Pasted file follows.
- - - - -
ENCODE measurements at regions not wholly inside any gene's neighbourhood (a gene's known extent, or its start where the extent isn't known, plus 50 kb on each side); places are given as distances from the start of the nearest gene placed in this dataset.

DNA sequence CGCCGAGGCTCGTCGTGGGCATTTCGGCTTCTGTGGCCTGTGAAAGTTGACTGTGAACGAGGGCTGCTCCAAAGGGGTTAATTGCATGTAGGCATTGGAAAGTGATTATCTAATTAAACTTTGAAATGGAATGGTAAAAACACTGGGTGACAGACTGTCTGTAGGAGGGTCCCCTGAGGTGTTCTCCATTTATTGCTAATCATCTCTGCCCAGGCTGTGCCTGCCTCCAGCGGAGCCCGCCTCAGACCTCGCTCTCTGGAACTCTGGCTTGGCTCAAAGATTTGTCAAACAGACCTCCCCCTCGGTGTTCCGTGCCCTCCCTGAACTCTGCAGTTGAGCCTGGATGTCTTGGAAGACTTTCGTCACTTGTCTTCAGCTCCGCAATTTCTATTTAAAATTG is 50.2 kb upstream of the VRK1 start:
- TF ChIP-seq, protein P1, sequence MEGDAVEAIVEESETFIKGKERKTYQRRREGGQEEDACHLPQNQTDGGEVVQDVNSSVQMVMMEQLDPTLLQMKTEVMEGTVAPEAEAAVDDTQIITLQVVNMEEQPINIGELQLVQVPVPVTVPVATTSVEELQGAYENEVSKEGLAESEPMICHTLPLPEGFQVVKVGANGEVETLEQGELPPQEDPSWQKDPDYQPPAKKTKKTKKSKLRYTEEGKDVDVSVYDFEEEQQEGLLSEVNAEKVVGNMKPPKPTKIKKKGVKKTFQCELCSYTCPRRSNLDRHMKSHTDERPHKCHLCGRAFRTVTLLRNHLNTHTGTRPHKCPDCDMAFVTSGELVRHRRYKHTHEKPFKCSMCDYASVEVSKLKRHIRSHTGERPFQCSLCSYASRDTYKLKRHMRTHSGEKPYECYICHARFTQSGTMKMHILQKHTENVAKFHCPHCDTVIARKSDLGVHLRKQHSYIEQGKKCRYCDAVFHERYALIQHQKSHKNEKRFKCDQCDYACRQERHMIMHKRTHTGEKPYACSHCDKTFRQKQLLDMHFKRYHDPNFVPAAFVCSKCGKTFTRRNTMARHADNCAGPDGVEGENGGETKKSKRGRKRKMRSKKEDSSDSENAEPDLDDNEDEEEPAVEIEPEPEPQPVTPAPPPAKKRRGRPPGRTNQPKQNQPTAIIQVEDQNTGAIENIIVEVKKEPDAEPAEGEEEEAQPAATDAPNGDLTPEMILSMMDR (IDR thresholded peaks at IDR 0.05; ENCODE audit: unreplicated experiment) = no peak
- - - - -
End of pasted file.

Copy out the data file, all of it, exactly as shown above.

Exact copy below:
ENCODE measurements at regions not wholly inside any gene's neighbourhood (a gene's known extent, or its start where the extent isn't known, plus 50 kb on each side); places are given as distances from the start of the nearest gene placed in this dataset.

DNA sequence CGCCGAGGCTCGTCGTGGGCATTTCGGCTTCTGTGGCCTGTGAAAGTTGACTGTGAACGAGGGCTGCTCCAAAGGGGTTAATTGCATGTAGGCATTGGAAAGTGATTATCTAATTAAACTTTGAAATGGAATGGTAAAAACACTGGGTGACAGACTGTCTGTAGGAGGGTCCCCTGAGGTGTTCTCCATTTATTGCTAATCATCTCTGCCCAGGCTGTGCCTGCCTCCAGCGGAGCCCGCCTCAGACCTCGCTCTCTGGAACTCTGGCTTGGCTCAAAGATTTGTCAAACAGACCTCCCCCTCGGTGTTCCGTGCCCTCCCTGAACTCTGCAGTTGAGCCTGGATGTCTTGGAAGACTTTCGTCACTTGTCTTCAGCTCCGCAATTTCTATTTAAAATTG is 50.2 kb upstream of the VRK1 start:
- TF ChIP-seq, protein P1, sequence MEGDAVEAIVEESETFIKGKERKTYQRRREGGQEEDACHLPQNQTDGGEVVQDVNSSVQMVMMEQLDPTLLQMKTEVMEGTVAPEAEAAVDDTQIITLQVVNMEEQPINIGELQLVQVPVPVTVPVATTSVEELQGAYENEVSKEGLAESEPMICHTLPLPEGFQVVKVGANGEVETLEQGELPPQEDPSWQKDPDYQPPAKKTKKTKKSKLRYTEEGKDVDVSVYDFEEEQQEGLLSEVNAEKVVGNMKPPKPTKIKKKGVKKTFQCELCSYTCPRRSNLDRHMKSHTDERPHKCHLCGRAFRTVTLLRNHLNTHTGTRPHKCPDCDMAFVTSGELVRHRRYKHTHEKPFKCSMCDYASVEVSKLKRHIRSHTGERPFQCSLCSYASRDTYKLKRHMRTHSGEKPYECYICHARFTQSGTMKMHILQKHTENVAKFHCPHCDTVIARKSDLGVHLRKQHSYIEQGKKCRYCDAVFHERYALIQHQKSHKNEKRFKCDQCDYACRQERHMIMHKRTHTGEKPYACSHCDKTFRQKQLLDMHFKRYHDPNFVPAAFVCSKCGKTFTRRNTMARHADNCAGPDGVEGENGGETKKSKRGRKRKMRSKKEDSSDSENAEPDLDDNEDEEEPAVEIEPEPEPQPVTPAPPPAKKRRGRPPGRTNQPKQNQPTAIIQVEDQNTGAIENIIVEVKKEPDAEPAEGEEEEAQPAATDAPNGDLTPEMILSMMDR (IDR thresholded peaks at IDR 0.05; ENCODE audit: unreplicated experiment) = no peak